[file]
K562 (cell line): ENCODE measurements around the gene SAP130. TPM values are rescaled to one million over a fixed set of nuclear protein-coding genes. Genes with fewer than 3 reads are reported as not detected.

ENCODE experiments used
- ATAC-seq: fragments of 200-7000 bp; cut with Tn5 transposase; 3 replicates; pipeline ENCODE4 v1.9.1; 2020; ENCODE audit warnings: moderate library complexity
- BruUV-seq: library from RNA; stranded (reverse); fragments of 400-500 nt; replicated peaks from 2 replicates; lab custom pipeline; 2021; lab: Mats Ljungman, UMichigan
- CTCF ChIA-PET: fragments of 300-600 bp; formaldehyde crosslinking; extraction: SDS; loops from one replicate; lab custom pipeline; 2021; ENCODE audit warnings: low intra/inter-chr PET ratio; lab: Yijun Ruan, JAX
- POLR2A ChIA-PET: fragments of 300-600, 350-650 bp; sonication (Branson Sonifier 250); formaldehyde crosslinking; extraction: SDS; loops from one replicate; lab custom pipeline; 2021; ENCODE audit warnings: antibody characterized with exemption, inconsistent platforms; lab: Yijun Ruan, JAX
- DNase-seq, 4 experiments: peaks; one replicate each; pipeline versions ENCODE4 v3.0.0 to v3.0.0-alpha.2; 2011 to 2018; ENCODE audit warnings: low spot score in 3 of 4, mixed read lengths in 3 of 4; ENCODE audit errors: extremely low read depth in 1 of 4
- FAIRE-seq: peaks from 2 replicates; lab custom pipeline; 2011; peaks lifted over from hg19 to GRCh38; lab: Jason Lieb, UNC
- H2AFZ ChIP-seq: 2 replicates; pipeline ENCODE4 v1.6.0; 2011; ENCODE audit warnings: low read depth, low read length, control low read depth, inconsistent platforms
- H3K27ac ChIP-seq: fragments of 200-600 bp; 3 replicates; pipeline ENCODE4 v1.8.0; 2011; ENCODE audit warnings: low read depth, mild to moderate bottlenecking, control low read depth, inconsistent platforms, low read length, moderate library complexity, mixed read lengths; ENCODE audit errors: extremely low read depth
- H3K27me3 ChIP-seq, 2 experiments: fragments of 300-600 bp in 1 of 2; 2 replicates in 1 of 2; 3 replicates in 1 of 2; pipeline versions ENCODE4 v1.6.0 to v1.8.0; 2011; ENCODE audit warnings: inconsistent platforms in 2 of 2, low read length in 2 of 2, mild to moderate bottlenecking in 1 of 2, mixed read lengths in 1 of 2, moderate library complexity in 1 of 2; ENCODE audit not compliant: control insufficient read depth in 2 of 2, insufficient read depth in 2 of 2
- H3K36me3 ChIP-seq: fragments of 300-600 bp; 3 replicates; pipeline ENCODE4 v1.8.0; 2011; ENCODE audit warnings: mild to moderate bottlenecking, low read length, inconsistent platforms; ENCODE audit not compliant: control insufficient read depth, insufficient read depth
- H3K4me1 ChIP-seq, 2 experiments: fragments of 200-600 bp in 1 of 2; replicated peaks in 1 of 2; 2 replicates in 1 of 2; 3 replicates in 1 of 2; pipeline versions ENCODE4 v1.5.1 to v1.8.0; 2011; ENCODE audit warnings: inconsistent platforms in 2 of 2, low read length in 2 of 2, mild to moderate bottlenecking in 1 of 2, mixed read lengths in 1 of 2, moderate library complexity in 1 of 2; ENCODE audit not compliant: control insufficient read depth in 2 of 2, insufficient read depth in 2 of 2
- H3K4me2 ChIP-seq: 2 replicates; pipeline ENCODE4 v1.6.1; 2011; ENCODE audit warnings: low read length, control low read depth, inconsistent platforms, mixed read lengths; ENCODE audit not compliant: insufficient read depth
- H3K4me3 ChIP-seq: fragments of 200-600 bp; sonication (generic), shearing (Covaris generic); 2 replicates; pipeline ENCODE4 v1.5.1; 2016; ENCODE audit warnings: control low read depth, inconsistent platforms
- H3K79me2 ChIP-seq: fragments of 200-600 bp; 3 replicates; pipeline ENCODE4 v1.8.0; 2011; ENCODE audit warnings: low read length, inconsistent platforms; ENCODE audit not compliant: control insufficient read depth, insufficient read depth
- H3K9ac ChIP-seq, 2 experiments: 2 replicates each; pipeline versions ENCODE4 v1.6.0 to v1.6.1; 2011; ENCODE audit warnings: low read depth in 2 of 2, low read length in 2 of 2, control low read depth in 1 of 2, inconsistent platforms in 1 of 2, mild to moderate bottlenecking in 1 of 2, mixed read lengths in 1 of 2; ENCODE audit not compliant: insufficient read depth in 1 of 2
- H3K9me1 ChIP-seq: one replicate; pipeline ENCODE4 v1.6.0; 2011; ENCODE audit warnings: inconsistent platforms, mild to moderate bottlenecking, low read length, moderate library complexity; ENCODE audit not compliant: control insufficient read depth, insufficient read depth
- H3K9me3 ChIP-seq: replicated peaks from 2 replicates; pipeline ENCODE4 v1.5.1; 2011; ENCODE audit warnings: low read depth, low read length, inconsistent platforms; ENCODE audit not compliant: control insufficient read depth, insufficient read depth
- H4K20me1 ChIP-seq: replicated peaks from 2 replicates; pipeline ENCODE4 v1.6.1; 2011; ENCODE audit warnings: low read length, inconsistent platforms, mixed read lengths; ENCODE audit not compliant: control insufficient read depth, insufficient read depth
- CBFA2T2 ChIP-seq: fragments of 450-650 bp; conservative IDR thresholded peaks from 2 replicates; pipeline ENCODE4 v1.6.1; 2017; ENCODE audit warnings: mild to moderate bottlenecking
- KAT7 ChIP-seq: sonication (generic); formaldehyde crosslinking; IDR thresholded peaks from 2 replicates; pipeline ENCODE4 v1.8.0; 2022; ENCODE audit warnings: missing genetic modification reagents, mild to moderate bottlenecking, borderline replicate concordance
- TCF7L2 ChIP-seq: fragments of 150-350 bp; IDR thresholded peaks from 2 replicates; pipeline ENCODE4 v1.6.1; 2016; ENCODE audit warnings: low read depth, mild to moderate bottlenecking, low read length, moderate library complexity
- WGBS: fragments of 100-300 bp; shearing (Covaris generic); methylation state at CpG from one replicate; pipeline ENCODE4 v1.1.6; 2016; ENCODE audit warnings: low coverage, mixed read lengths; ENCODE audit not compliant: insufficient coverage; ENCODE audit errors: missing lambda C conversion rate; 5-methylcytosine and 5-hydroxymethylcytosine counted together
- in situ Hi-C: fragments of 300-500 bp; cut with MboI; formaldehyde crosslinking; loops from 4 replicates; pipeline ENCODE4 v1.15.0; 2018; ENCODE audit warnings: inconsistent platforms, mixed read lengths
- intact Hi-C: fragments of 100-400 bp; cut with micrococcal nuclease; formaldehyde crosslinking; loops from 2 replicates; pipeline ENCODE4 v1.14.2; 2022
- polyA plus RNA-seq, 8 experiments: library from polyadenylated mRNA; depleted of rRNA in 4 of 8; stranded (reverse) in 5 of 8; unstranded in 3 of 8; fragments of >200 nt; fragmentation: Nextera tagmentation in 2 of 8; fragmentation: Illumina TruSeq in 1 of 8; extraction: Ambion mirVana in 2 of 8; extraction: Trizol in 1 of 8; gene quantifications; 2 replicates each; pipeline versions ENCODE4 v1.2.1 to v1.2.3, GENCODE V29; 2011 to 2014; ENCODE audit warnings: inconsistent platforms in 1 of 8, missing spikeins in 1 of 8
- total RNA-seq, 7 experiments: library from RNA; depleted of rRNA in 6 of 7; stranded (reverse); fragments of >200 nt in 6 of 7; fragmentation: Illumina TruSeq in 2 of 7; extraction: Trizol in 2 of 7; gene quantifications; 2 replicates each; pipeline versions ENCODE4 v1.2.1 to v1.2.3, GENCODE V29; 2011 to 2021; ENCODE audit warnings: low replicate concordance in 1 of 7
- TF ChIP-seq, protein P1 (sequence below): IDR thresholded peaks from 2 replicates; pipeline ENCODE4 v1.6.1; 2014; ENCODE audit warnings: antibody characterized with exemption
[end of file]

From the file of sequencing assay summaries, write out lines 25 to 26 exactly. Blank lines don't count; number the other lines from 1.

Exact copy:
- in situ Hi-C: fragments of 300-500 bp; cut with MboI; formaldehyde crosslinking; loops from 4 replicates; pipeline ENCODE4 v1.15.0; 2018; ENCODE audit warnings: inconsistent platforms, mixed read lengths
- intact Hi-C: fragments of 100-400 bp; cut with micrococcal nuclease; formaldehyde crosslinking; loops from 2 replicates; pipeline ENCODE4 v1.14.2; 2022